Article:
Florida Guide > Days Out
Visit Fantasy of Flight
Fantasy of Flight
Just a short way off Junction 44 on the I4, Fantasy of Flight is within easy reach of anyone staying in a villa in the Kissimmee area. We find this place and its owner Kermit Weeks, who was performing a fly past the last time we visited, absolutely fascinating.
You enter the art Deco building to be greeted by a character who is dressed like a First World War pilot and who set the tone for our experience. He guided us to the admissions desk where they explain the activities and options for the day.
General Admission to Fantasy of Flight includes Immersion Environments, Tram Tour, Wood Shop Tour, Restoration Shop Tour, video presentations, simulators in the Fun with Flight section and a daily aerial demonstration. There are Aircraft Displays in the North and South Hangars – where we were taken to get up-close to the world' s largest private collection of rare and vintage aircraft. There are more options for taking rides in Biplanes and even being a pilot if you have $250 to spare.
We chose to keep our feet on the ground and paid the $28 each for admission (please note we could have used a discount coupon if I had remembered to bring it).
I am extremely claustrophobic so my husband had to examine the first part of the immersion experience before I would go in. It was a mock up of the trenches in the First World War. I need not have worried although it was well done but it did make me feel uncomfortable, as indeed it should.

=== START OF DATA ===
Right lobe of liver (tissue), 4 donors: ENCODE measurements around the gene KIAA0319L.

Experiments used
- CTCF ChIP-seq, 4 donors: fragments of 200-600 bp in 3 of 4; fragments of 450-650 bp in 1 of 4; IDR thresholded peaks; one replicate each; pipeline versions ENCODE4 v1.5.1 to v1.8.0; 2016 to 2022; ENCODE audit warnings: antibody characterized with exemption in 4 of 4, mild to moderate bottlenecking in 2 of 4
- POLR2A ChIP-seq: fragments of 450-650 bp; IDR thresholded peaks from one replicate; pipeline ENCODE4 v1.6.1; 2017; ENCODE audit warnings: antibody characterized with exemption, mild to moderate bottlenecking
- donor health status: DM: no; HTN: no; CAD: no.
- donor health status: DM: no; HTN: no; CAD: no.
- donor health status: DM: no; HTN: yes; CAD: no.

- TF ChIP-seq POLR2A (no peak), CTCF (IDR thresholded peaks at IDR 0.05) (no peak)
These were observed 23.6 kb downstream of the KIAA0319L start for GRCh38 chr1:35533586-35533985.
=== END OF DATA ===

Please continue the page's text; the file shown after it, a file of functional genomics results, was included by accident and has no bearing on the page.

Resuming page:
The route took you through a genuine B17 plane which had a special platform to simulate the feeling of flying. This could be avoided if you wished as the stairs were a little difficult to negotiate by some people.
There was a lot to see and do in the following buildings but we cut our playtime short in the interactive area as we were due to go on the tram tour round the Backlot. I would have said this was not suitable for children but there were 2 young boys who were on our tram who loved it and were full of interesting and relevant questions. There was also a gentleman who was 92 who had flown one of the planes in the war. He was given special access to the sheds where the rest of us had to stay on the tram.
We then went for lunch in the Compass Rose Diner, all very art deco in style, with tasty, reasonable priced food.
It was then time to meet the man himself – Kermit Weeks-; a colourful character with an interesting history in aviation and adventure. He inherited a great deal of money from his grandfather who had shares in Australian oil fields. Kermit sees himself as a visionary and indeed his vision for this whole area is an interesting one which will be fascinating to follow. He is a very accomplished aviator and he performed a flypast for us in one of the vintage aircraft. My husband was very impressed as the plane flew so slowly at such low altitude. I do not understand the science so it was a little lost on me but I did enjoy the sight of the aircraft.
In a way this is a theme park in the making but with a difference in that you have to be involved it does not try to entertain you but to inspire you. If planes and engines are your thing then it is a do not miss but even if you are only marginally interested in planes it is worth the trip.
It is always worth looking at their website as they do have a variety on events throughout the year.
Fantasy of Flight is open 10 am - 5 pm daily, excluding Thanksgiving & Christmas.
The diner is open from 11am-3pm and the gift shop from 10am – 5 pm. There is no admission charge to get in the gift shop or diner and no parking fee.
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